Bulldog Jack by Royal Doulton, 1941
Bulldog Jack by Royal Doulton, 1941
Bulldog Jack by Royal Doulton, 1941
Bulldog Jack by Royal Doulton, 1941
  • Load image into Gallery viewer, Bulldog Jack by Royal Doulton, 1941
  • Load image into Gallery viewer, Bulldog Jack by Royal Doulton, 1941
  • Load image into Gallery viewer, Bulldog Jack by Royal Doulton, 1941
  • Load image into Gallery viewer, Bulldog Jack by Royal Doulton, 1941

Bulldog Jack by Royal Doulton, 1941

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Height: cm (in)

The middle sized version of the three Bulldog Jack figures first produced in 1915 by Royal Doulton as a symbol of First World War British resolve, which has endured down the years an icon of ‘backs-to-the-wall’ patriotic spirit, especially in the early years of the Second World War. 

This example bearing the backstamp 14 indicating the year of production as 1941.

In more recent times the original Royal Doulton Bulldog Jack has made big screen appearances in the fictional world of the British Secret Service. Firstly in the 2011 version of John Le Carre’s Cold War classic Tinker Tailor Soldier Spy, where Bulldog Jack, in all three sizes, appears behind Control (John Hurt) while he speaks into the telephone. In the 2012 James Bond film Skyfall (2012), a large sized Bulldog Jack takes on a central role as the bequest of M (Judi Dench) to Bond as a symbol of duty to the national cause. Bulldog Jack also appears in Spectre (2015) in a scene set in Bond’s London flat, albeit in severely damaged condition, following injuries sustained in the bombing of MI5’s Thame side headquarters. The latest proof of Bulldog Jack’s enduring appeal is his appearance in the upcoming James Bond movie ‘No Time To Die’ (2021). The Bond franchise, it should be said, has spawned a reproduction figure that clearly lacks the character of the originals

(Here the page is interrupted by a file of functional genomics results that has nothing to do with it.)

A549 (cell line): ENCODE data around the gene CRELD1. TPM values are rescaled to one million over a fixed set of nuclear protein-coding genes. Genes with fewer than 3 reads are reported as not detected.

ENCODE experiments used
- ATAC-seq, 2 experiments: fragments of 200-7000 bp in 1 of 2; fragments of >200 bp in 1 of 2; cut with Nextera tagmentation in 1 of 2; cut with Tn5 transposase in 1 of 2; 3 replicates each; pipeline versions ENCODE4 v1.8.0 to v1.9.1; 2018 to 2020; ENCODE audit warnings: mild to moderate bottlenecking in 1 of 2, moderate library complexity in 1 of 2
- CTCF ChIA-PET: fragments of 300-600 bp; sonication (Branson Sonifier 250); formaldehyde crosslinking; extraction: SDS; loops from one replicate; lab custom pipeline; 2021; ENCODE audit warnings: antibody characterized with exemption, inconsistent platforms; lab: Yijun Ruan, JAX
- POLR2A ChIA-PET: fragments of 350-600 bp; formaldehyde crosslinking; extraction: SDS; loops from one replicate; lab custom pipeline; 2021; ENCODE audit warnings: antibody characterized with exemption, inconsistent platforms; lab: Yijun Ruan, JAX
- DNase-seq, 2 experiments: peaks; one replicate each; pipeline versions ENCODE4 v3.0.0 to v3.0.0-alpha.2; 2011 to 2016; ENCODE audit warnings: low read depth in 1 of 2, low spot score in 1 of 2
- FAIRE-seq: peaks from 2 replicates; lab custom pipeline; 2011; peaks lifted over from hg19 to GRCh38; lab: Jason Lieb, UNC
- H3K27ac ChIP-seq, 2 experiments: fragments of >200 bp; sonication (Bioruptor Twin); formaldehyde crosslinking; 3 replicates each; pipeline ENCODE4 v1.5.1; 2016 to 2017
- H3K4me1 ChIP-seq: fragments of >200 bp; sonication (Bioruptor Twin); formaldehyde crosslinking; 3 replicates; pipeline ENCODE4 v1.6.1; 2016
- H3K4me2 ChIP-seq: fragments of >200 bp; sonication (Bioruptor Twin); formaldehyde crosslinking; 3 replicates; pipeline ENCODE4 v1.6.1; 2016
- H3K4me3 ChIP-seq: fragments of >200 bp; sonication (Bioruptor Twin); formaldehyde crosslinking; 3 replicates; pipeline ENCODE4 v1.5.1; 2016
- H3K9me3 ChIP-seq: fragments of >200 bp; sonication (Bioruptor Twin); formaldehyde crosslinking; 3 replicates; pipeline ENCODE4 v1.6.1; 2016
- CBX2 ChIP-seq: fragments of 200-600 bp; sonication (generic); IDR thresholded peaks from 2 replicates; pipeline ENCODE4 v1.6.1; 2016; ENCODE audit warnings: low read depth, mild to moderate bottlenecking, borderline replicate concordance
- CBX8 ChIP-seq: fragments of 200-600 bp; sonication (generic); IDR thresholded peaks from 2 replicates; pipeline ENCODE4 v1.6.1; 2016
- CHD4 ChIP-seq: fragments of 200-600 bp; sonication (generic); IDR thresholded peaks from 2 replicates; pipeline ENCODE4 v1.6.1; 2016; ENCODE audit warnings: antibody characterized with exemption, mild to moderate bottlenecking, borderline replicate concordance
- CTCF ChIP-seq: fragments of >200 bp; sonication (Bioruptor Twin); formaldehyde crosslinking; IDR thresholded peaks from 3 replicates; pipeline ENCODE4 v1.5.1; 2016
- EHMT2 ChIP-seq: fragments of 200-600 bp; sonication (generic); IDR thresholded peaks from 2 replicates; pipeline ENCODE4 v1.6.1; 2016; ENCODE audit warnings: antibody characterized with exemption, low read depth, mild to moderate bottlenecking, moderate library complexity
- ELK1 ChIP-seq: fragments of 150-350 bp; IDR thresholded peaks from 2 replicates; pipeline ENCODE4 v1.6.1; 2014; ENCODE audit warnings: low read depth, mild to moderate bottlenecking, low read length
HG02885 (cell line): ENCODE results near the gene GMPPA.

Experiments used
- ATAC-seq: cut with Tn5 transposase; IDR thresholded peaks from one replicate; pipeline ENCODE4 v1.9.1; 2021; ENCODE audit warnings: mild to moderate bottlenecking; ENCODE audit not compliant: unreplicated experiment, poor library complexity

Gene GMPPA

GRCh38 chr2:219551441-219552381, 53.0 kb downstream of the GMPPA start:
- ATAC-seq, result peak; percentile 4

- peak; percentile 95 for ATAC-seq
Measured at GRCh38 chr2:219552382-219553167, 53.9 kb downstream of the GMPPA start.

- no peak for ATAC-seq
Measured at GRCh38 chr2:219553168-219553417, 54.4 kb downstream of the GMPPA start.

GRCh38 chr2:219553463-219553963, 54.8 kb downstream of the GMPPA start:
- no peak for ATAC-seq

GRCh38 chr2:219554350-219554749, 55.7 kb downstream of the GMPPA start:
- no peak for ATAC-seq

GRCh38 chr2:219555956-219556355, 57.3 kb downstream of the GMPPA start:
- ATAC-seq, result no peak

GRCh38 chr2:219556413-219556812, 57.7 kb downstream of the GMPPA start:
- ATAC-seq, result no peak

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Charles John Noke (1858-1941) joined Royal Doulton’s Nile Street works at Burslem in 1889 as Chief Designer from Royal Worcester with whom he had been apprenticed while attending the Worcester School of Design. Later as Art Director from 1914 he was hugely influential in helping Royal Doulton establish itself as a world leader in producing many ranges of pottery using differing techniques. He is also noted for his major contribution in reviving the fortunes of British made figurines in general by firstly persuading Henry Doulton that he could design figures that would sell and by successfully launching them in the face of stiff international competition at the Chicago World Fair of 1893. While the majority of Doulton’s character studies and figurines have remained strictly products of their time, Bulldog Jack in all his sizes and guises has transcended the decades to become an all-time British ceramic design classic.